Of course, other methods like CloudFormation and Terraform already exist to write IaC. Using these tools you write declarative code in YAML, JSON or the Hashicorp Configuration Language (HCL) in a mostly declarative state. These tools will also support some basic operators such as if-statements and for-loops. Especially HCL has many of these capabilities with the latest 0.12.0 release. However, it will always be different from using a “real” programming language. And it requires you to use a new tool, instead of using a language you already know.
The CDK generates CloudFormation which is then deployed to AWS. This means that you get the full benefits of writing procedural code in a “normal” programming language of your choice, while also having the benefit of declarative CloudFormation which calculates the difference between the actual and desired state for you and applies the correct changes to get the environment in the desired state.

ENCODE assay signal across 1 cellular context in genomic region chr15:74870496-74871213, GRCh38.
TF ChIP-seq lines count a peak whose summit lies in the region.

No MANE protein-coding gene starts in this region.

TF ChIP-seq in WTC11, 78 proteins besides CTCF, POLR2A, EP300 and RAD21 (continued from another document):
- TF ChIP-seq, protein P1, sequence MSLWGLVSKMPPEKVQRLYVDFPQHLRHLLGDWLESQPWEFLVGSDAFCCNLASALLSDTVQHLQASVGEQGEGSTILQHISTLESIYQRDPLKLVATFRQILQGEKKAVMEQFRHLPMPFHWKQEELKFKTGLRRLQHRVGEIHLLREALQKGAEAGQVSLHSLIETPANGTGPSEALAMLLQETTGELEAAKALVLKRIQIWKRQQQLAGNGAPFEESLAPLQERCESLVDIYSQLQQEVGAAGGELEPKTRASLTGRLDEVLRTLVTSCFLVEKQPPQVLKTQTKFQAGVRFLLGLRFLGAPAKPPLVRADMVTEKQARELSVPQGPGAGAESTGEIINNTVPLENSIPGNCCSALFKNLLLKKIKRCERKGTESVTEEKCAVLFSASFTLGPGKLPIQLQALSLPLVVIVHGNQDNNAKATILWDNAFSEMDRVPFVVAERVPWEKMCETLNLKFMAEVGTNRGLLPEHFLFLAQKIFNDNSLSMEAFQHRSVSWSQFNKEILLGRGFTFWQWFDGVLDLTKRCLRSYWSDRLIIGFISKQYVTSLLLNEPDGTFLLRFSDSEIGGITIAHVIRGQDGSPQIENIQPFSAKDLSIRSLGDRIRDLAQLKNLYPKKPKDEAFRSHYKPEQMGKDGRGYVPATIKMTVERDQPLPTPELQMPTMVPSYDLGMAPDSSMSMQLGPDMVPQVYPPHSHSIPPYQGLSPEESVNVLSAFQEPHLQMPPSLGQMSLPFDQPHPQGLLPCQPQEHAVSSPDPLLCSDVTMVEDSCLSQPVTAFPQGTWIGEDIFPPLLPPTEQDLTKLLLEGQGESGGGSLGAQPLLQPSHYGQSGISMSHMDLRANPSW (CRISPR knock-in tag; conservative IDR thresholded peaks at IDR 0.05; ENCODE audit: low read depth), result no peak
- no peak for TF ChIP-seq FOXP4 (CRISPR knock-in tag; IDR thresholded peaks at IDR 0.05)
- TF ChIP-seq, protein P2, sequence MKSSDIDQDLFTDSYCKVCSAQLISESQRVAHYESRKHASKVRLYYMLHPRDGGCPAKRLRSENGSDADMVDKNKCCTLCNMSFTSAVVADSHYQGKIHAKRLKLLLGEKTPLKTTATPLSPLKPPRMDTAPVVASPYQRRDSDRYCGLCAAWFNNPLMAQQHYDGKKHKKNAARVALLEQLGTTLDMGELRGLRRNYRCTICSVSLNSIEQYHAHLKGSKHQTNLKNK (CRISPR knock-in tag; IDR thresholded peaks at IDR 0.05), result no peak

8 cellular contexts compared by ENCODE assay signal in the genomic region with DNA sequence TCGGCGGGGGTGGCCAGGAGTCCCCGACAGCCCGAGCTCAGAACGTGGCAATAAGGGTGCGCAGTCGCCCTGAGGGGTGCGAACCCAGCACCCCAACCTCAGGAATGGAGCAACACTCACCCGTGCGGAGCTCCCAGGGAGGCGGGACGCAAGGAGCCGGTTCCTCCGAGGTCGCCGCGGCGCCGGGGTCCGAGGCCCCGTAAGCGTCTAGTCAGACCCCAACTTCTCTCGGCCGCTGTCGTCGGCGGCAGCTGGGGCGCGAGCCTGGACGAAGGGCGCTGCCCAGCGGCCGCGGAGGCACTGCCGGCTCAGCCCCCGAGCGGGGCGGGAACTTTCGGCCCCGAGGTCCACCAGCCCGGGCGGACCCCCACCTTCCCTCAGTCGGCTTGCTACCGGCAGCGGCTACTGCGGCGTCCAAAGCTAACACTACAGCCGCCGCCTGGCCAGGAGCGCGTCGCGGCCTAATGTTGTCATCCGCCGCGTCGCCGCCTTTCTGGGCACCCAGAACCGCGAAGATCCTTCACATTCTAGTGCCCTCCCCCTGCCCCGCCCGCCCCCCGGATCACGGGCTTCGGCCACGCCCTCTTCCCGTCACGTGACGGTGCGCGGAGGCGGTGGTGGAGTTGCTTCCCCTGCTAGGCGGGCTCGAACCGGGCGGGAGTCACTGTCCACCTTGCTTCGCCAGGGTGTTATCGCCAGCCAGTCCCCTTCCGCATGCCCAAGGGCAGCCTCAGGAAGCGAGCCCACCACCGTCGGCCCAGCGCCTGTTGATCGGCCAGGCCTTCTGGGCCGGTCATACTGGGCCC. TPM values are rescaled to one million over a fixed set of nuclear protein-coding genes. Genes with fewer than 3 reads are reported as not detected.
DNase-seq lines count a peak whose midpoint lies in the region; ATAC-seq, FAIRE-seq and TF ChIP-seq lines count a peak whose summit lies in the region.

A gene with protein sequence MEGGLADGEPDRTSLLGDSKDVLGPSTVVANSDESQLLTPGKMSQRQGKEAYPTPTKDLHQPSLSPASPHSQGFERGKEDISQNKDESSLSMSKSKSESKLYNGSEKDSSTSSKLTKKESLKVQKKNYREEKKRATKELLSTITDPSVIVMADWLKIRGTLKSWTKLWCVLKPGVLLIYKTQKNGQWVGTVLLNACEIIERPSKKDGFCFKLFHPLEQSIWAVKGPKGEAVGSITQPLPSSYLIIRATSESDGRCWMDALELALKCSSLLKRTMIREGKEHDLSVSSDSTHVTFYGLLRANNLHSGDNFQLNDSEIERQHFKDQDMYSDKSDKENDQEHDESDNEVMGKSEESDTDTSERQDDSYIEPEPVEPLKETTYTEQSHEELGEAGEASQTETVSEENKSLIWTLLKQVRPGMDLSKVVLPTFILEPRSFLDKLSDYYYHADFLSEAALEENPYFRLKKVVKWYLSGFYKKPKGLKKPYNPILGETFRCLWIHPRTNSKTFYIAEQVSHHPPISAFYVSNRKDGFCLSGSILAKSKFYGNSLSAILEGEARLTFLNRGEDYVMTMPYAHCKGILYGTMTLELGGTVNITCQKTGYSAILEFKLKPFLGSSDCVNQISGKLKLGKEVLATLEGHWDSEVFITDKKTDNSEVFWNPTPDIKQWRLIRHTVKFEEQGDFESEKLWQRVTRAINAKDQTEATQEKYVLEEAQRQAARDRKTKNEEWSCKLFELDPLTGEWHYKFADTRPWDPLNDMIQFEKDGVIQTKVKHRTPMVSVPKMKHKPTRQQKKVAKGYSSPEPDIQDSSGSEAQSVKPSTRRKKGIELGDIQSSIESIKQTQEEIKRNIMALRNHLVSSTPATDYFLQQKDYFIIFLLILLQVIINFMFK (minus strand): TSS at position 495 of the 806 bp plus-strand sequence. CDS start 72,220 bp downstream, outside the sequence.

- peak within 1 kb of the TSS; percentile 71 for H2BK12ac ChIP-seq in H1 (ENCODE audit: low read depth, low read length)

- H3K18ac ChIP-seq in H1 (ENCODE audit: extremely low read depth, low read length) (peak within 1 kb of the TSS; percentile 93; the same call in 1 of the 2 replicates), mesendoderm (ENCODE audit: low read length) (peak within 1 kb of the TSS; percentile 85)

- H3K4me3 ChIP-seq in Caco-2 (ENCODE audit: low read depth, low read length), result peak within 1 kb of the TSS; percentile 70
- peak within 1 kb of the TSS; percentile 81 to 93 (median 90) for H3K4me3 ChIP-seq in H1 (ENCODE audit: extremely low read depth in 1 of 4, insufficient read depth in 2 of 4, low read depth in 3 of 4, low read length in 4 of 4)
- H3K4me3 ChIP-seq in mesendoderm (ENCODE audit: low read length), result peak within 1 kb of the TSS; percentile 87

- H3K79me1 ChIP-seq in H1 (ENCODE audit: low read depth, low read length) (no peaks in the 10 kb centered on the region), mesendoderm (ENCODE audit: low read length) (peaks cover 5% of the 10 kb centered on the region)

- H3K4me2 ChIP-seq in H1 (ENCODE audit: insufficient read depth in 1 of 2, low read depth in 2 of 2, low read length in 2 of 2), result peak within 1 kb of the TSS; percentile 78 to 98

It’s important to note that the CDK is currently still in beta. Each release comes with a set of breaking changes. However, the intention of the developers is to get the CDK into a solid state that would minimize the amount of breaking changes with each release. Having worked with the CDK for a few months now, I only had to make small changes to my code after a new version was released (which is pretty much every week). I definitely don’t consider this to be a blocker for using the CDK. Also, since the CDK is open source, I was able to contribute a few small features that I was missing.
Of course, the best way to learn is by doing. To get a better feeling of how the CDK works, in this blog post we’ll deploy a serverless application to AWS using the CDK. We’ll also take a look at how we can get run our Serverless Lambda funtions locally using the CDK together with AWS SAM.
Continue reading on on Sander’s personal webpage